News / Middle East

Iran Sentences American Man to Death as Alleged CIA Spy

Iranian-American Amir Mirza Hekmati, who has been sentenced to death by Iran's Revolutionary Court on the charge of spying for the CIA, speaks in this undated still image taken from video in an undisclosed location in Iran, January 9, 2012.
Iranian-American Amir Mirza Hekmati, who has been sentenced to death by Iran's Revolutionary Court on the charge of spying for the CIA, speaks in this undated still image taken from video in an undisclosed location in Iran, January 9, 2012.
Dominic Laurie

Iran announced on Monday it had sentenced a dual U.S.-Iranian citizen to death for spying for the CIA, creating fresh grounds for hostility with Washington at a time when Tehran has responded to new U.S. sanctions with military threats.

Iran's Revolutionary Court announced through Iranian media Monday that Amir Mirzaei Hekmati has been sentenced to death.  His crimes: cooperating with a hostile nation, being a member of the CIA and trying to implicate Iran in terrorism.

A former U.S. Marine, the 28-year-old Hekmati was arrested last month.

Hekmati said he received training at U.S. bases in Iraq and Afghanistan before traveling to Iran to carry out his alleged espionage. His family said he was in Iran visiting grandparents.

Last month Iranian TV showed Hekmati appearing to confess his crimes, in a mixture of English and Farsi. Hekmati said he was an American CIA operative sent to infiltrate the Iranian intelligence ministry. He talked of receiving language and espionage training.

The White House on Monday denied that Hekmati was a spy. His sentencing is causing alarm among veteran Iran watchers in the United States.

Mansour Farhang, now an international relations professor at Bennington College in the U.S. state of Vermont, was Iran’s first ambassador to the United Nations after the Iranian revolution:

“There is no such a thing as an independent judiciary in Iran. The judicial decisions in regard to political prisoners are totally and completely politically motivated," said Farhang. "Here is a trial that no journalist has access to, and we don’t even know if Mr. Amir Hekmati had a lawyer defending him. The only evidence to support the regime's claim that Amir Hekmati was a U.S. spy is his confession on television."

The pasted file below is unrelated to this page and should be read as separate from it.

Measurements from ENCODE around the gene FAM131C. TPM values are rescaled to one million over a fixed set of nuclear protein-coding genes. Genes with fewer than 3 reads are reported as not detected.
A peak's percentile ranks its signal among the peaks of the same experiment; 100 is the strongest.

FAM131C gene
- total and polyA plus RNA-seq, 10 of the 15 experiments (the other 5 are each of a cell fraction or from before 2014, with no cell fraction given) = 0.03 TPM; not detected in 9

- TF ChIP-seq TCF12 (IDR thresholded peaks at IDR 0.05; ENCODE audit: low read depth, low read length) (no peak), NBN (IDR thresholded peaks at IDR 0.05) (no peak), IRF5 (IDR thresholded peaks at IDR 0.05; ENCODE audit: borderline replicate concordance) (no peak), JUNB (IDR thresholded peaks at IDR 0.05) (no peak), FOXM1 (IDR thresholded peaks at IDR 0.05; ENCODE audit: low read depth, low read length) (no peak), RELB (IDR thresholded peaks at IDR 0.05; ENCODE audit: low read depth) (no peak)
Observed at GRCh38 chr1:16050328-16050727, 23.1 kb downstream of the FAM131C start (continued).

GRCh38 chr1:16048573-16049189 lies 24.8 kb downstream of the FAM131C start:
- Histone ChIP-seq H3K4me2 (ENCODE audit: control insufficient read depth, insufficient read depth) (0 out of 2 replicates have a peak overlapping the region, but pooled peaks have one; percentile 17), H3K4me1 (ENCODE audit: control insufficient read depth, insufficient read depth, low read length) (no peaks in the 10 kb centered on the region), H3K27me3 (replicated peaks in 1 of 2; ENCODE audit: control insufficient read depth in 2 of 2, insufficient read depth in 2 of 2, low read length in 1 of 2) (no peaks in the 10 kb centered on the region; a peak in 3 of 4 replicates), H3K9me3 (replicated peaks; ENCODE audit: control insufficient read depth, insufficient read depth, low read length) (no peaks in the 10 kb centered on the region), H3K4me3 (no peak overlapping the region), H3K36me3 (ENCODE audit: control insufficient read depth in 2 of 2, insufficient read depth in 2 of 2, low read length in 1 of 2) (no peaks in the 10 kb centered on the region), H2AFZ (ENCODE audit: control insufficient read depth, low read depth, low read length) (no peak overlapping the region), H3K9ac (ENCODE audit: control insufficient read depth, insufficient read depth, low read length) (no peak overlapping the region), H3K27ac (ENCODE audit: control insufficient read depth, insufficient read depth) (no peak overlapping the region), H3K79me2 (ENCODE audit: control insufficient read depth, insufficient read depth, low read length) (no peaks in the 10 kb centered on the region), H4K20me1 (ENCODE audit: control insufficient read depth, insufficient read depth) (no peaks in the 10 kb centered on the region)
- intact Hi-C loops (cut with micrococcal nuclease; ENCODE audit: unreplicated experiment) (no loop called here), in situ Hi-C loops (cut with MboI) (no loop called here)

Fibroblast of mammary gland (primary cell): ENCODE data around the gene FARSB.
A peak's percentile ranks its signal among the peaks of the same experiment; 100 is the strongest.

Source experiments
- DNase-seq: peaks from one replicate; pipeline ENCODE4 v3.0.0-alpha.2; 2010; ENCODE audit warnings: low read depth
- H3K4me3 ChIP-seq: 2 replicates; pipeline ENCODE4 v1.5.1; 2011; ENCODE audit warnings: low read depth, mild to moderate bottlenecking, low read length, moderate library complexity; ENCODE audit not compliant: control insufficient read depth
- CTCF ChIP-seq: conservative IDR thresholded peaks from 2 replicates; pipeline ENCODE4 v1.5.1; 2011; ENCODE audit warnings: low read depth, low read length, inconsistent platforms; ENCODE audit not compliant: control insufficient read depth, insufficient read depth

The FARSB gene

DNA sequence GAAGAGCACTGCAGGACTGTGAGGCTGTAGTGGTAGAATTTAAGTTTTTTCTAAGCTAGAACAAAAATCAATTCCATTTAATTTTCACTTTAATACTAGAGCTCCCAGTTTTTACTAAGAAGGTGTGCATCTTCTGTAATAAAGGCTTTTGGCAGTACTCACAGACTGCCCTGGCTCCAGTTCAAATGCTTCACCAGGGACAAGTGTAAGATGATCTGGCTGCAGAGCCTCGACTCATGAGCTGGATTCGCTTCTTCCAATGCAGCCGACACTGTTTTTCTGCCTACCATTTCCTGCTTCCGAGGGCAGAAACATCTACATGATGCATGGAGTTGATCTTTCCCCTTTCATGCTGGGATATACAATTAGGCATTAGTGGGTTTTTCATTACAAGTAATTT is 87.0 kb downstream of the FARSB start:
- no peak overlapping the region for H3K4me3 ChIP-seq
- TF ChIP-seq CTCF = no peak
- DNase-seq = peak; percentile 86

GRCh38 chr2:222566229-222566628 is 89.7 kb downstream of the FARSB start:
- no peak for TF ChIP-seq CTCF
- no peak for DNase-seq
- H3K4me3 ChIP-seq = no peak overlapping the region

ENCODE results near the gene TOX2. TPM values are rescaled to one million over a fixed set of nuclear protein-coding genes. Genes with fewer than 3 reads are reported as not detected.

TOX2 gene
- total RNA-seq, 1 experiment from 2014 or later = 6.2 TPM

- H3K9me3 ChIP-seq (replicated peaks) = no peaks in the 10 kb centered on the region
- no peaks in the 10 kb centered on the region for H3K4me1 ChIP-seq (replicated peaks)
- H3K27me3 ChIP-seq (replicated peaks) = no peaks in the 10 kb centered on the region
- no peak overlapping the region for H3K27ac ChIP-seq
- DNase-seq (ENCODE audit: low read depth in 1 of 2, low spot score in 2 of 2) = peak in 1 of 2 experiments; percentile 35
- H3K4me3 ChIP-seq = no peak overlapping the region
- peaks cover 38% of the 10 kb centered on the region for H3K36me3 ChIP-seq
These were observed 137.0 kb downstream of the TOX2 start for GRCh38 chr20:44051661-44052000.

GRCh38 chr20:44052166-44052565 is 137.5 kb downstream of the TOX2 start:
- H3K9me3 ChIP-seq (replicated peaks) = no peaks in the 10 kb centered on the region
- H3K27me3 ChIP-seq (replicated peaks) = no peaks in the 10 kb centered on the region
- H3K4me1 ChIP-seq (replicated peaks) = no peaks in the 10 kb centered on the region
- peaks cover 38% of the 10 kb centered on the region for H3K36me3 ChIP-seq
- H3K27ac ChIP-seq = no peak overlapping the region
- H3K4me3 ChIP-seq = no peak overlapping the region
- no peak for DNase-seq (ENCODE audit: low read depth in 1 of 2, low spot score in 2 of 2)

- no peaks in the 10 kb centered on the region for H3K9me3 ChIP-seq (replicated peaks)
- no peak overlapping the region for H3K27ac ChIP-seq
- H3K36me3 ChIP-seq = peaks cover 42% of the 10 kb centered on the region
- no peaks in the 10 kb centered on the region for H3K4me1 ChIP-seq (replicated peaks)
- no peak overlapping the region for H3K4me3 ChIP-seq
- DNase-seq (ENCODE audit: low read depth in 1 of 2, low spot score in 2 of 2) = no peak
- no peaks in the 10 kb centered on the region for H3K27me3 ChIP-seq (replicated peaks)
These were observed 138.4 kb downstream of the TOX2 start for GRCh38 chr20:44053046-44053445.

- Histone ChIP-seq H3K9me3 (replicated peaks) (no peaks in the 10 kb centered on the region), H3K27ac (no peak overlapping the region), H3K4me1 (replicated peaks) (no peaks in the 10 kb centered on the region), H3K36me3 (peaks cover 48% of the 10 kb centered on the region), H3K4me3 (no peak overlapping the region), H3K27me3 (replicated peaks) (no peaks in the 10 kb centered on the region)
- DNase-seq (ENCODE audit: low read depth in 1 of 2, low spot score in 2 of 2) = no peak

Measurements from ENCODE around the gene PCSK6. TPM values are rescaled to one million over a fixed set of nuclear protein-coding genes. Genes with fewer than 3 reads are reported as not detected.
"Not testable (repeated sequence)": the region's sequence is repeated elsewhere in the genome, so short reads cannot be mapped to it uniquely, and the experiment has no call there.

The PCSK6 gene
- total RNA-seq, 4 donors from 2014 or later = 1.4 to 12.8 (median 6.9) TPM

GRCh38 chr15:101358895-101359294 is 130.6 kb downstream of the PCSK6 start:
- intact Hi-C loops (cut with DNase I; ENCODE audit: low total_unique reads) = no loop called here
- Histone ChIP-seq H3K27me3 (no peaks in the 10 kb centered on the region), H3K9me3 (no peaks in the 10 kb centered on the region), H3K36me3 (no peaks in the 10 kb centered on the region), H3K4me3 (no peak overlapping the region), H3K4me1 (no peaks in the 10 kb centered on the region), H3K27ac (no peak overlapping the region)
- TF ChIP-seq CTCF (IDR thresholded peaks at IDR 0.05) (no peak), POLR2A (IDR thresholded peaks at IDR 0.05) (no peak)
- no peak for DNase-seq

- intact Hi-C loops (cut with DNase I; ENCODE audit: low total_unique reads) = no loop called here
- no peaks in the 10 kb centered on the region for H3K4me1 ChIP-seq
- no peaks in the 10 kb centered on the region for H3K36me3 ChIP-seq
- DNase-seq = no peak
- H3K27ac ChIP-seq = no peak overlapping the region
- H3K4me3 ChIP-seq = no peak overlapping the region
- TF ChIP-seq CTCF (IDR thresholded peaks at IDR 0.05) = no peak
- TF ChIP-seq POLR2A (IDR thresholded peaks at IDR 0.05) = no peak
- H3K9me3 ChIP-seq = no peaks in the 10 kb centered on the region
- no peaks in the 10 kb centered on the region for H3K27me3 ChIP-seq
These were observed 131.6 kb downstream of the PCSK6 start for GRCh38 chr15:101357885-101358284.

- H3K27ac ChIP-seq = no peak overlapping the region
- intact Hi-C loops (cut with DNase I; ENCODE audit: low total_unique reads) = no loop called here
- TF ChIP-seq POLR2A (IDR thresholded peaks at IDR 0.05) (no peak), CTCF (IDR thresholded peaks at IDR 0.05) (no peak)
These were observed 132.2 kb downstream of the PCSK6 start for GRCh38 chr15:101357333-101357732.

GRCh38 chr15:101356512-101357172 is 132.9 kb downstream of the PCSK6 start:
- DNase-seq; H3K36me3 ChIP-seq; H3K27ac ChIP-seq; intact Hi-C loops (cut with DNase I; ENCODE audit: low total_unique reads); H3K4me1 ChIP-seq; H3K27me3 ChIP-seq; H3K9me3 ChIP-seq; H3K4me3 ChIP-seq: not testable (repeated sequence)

Relations between Iran and the West are growing increasingly tense.

Washington fears Iran is pursuing an atomic weapons program. Tehran says its nuclear ambitions are peaceful. The European Union and the U.S. are tightening sanctions on Iranian oil shipments. Iran has responded by threatening to close the straits of Hormuz, the world’s most important oil shipping route.

Given the backdrop, Farhang wonders why Hekmati would visit Iran.

"He took a risk that was really irrational, in my opinion. It is unimaginable for me that such a person would be chosen to do intelligence work. Because the U.S. government knows that any American with dual nationality receiving a visa in Washington and going to Iran would be under constant surveillance," said Farhang.

Hekmati’s execution could still be blocked by Iran’s highest court, which must confirm all death sentences. But Drewery Dyke from the rights group Amnesty International in London isn’t optimistic.

"I think it would be difficult to imagine a greater degree of transparency, a great degree of fairness when there has been such an absence of transparency up to now. From that perspective, we have grave concerns," said Dyke.

The U.S. government, which has demanded Hekmati's immediate release, says it is watching developments.

Join the conversation on our social journalism site - Middle East Voices. Follow our Middle East reports on Twitter and discuss them on our Facebook page.

You May Like